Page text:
Many other professors are also in the middle and identify that we are neither headed toward a rise of the machine world nor a utopia where no one works anymore. Humans will still be necessary for the economy of the future, even if we can’t predict what we will be doing and that although technology will increase, humans will still be the basis of evolution. They also say that job losses in some occupations will certainly continue, but it will be accompanied by gains in different fields, just as in the past.

I was recently at an economics conference at the University of Warwick and one of the speakers was actually discussing this exact dilemma. His idea was that robots will play a part but they won’t take over the world and their economic consequences won’t be as bad as others predict. He started off by discussing that computing power without a doubt, is increasing exponentially. For example in 1948 Harvard developed a computer which cost 100 million dollars and that was less powerful than a $1.50 pocket calculator you can buy today. He then said that despite this we are not heading towards self-conscious intelligence, but instead we are aiming to produce smarter machines, which do not ‘think’. He suggests from his research that 80% of all jobs that exist will disappear but new jobs that don’t yet exist will be created. Another idea that emerged from this discussion was that no one would own a car in the future. Instead, they would all be automated and you will be able to call one up like an Uber. Not only would this cause an increase in efficiency but it would virtually eliminate the need for parking which is extremely valuable in urban areas. Further, in terms of manufacturing everything would eventually become cheaper and cheaper as the marginal cost of production would drastically fall (however this would take time to establish and a sharp decline in growth in the short run would not be unexpected).

The final idea was that actually creating jobs are a cost. For example, take the example of a factory which states that it will create “4000” jobs. The inference is that we are building a factory to get jobs when actually we want the factory for the output e.g. cars. Jobs are a cost to get the cars and the ideal situation he proposes would be getting the cars without having the jobs.

So there you have it. Some people are completely against the use of robots and believe that they will only eliminate jobs that people need, not just to earn a living but because humans were born to work. On the flipside, other economists think that we are not quite there in terms of the technology and that even when the technology does improve and robots replace our existing jobs, new jobs will inevitably be created.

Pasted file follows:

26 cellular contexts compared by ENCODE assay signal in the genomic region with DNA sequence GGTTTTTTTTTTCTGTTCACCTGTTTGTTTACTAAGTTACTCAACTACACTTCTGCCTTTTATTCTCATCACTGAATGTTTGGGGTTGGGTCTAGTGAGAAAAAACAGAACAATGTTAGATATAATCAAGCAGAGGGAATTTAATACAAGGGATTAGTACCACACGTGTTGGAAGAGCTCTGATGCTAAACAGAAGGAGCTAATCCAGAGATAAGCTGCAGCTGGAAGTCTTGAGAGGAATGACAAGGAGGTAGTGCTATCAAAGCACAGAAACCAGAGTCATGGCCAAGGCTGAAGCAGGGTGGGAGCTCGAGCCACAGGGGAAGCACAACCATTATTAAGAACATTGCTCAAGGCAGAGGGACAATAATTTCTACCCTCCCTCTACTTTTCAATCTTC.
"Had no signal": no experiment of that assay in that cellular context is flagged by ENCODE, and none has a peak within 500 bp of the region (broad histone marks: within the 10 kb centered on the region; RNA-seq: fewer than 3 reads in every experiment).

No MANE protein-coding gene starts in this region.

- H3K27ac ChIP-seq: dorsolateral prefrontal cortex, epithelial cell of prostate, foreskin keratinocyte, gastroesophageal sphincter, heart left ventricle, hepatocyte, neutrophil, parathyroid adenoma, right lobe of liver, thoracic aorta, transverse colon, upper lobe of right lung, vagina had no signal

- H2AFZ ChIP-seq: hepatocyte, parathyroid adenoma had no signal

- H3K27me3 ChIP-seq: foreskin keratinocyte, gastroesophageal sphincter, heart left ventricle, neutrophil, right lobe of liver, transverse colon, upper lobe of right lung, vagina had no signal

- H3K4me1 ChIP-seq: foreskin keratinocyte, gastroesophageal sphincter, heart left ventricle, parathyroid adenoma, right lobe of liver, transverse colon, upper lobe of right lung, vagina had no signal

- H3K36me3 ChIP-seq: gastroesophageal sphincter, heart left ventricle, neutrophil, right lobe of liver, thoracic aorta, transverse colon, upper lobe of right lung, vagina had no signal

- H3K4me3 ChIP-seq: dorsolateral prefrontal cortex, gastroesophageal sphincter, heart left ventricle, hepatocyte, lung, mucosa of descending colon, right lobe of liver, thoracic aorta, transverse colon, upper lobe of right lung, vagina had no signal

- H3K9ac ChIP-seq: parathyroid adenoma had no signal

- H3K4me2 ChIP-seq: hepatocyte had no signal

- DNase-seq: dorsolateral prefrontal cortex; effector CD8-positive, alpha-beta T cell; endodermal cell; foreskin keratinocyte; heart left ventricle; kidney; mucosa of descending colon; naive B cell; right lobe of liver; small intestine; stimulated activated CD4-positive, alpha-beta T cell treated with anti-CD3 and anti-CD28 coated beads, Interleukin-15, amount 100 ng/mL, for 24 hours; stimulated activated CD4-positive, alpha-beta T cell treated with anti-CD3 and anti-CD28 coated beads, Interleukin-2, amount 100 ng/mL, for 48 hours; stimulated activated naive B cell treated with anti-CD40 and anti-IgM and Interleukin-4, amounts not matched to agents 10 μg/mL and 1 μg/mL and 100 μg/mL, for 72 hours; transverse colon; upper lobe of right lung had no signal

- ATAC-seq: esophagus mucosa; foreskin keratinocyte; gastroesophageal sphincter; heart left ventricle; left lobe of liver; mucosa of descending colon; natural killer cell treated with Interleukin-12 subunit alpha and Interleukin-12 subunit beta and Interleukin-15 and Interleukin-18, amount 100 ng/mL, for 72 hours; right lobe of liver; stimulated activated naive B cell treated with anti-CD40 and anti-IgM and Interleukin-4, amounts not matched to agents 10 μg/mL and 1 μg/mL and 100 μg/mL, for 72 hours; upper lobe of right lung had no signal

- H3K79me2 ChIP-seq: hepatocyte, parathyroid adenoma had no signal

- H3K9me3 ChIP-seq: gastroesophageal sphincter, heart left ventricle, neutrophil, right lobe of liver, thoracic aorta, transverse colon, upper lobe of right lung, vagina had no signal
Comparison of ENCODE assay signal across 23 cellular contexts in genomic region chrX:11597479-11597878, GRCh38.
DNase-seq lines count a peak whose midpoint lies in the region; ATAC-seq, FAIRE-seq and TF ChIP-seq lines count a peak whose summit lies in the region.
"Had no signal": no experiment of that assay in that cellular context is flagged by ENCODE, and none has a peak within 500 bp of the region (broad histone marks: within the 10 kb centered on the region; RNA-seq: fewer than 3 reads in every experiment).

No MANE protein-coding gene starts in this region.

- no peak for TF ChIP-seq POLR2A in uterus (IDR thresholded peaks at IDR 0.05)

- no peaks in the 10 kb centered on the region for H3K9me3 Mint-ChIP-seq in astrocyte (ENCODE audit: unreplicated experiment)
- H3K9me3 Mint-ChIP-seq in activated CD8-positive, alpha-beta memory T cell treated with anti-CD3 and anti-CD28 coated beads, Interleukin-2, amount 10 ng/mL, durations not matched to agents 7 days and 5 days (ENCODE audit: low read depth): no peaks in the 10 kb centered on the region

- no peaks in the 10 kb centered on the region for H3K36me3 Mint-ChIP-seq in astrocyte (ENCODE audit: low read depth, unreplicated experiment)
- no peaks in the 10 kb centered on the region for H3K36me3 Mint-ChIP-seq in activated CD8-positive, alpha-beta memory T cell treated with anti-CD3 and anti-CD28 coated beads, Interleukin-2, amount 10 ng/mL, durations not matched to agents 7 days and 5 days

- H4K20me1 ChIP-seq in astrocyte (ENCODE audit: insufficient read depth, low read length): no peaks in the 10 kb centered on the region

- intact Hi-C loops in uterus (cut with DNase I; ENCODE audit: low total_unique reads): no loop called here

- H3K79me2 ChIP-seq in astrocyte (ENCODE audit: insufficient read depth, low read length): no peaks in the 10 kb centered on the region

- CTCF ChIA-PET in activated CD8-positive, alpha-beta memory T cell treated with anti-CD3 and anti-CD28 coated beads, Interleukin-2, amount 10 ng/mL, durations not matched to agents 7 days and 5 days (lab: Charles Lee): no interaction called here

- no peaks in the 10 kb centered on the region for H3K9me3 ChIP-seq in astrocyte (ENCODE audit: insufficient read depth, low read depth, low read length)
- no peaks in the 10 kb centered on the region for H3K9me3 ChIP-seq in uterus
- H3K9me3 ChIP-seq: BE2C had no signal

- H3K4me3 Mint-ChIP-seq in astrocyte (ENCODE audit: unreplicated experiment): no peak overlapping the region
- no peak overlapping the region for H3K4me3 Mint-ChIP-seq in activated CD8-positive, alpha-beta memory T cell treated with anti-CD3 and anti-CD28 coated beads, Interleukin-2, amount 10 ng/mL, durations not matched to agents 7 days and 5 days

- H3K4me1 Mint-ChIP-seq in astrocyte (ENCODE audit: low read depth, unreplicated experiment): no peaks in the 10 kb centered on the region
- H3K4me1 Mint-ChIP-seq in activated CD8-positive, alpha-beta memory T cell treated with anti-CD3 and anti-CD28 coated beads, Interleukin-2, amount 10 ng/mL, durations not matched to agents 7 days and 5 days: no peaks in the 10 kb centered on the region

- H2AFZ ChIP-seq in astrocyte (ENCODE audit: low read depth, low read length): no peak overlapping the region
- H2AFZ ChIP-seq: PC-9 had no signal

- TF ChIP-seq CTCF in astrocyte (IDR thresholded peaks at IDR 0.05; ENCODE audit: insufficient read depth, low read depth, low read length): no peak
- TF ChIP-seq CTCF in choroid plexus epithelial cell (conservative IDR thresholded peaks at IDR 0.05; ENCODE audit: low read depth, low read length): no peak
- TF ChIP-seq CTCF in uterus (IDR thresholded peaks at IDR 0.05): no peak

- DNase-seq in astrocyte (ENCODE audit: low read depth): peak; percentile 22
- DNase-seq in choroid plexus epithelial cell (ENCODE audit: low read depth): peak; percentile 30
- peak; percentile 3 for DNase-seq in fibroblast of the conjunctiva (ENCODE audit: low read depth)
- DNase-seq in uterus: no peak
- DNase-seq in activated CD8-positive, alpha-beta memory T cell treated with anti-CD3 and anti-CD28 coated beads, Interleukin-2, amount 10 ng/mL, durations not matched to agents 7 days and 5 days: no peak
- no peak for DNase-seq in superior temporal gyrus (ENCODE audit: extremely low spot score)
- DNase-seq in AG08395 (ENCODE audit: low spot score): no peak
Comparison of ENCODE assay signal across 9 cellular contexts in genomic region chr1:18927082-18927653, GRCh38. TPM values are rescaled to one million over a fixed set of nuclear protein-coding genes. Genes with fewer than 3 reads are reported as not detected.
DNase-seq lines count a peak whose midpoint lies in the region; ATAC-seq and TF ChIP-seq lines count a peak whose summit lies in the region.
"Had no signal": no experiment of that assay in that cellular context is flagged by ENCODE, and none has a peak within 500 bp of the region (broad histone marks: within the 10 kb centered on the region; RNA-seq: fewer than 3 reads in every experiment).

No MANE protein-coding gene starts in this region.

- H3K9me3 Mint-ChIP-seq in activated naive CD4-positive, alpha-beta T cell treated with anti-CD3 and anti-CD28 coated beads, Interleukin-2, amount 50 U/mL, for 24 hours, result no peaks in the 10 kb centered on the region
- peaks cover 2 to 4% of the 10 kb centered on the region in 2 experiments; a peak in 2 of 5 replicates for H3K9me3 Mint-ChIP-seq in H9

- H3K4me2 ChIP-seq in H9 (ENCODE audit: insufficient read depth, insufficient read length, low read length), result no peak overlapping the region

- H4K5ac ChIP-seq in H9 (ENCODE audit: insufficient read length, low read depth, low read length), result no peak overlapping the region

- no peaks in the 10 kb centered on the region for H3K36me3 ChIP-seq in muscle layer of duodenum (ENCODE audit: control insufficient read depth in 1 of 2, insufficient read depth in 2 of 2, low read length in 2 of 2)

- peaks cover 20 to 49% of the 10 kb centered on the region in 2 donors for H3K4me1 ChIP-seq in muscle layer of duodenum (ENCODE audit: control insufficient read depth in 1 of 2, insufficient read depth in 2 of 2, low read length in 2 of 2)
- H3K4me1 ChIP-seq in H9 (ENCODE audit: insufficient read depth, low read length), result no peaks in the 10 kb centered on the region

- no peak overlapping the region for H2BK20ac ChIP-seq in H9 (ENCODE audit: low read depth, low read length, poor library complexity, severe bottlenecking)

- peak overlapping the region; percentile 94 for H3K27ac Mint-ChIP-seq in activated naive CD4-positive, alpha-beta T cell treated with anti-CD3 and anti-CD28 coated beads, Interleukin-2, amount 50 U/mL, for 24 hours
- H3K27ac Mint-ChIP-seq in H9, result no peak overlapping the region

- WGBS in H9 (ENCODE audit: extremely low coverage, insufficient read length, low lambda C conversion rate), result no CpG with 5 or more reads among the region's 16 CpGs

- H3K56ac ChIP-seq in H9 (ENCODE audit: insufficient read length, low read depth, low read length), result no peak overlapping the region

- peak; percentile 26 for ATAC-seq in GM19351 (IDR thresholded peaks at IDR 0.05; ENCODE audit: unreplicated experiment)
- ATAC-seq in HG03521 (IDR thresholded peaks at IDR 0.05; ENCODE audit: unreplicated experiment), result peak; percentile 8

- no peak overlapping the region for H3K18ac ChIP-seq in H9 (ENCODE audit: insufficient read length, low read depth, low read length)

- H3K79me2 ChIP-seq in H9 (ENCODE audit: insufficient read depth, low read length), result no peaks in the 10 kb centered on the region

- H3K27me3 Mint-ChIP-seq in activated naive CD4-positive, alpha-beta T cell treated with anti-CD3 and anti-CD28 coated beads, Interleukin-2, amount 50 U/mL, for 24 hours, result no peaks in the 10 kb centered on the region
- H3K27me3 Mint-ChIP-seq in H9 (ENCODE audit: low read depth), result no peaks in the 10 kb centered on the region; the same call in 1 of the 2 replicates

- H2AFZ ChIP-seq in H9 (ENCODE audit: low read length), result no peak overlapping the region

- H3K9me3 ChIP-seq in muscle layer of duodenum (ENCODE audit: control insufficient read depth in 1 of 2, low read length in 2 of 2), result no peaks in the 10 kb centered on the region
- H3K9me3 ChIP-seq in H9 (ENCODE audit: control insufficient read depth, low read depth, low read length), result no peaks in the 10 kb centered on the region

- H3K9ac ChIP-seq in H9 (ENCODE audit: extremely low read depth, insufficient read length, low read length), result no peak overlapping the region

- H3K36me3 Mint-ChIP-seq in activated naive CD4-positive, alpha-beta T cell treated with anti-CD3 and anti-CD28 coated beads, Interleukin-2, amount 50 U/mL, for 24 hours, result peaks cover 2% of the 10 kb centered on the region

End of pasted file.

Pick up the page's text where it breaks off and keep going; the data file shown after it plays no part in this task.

Other implications to consider:

  • The robotics industry is worth around $135 billion. Clearly, this new technology, which could revolutionize society, comes at a huge cost which only the super rich will be able to afford, leading to greater disparities in inequality. According to Oxfam, the world’s 8 richest men have the same wealth as nearly 4 billion people.
  • If robots are going to replace our jobs, how will regular people earn a living?
  • Technology fundamentally fails. We’ve all been there when your trying to do something really important and the computer decides that now is the best time for it to play up. Admittedly these are small issues but if we are going to transform our whole workforce into robots and they just happened to go wrong one day, there would be severe economic implications. If we are at a stage where we are fully dependent on robots then society could simply ‘freeze’ overnight.

Bit worried about your job?

Check out the link below from the BBC, which allows you to find out your ‘automation risk’ and how soon your job could be replaced by essentially what is a circuit board and some aluminum.

What do I think?

I follow the argument that robots will become more encoded in our society at some stage in the future. We already have fully automated car factories and personal assistant on our smartphones and it’s only a matter of time before the technology improves further. Secondly, even if they were to replace jobs, I think overall the gains in productivity and efficiency would offset some of the social issues discussed and new jobs, which we don’t even know exist, will emerge. The issue is without a doubt complex and there are so many different routes to follow on this topic. Below are a few Questions for you to think about? (there are no right or wrong answers!):

  1. If humans were made redundant by robots what would humans do all day?
  1. Having read the potential economic implications would you argue for or against having robots in our society?
  1. What kind of jobs will definitely disappear and which ones are irreplaceable no matter how good the technology is?

Sources used: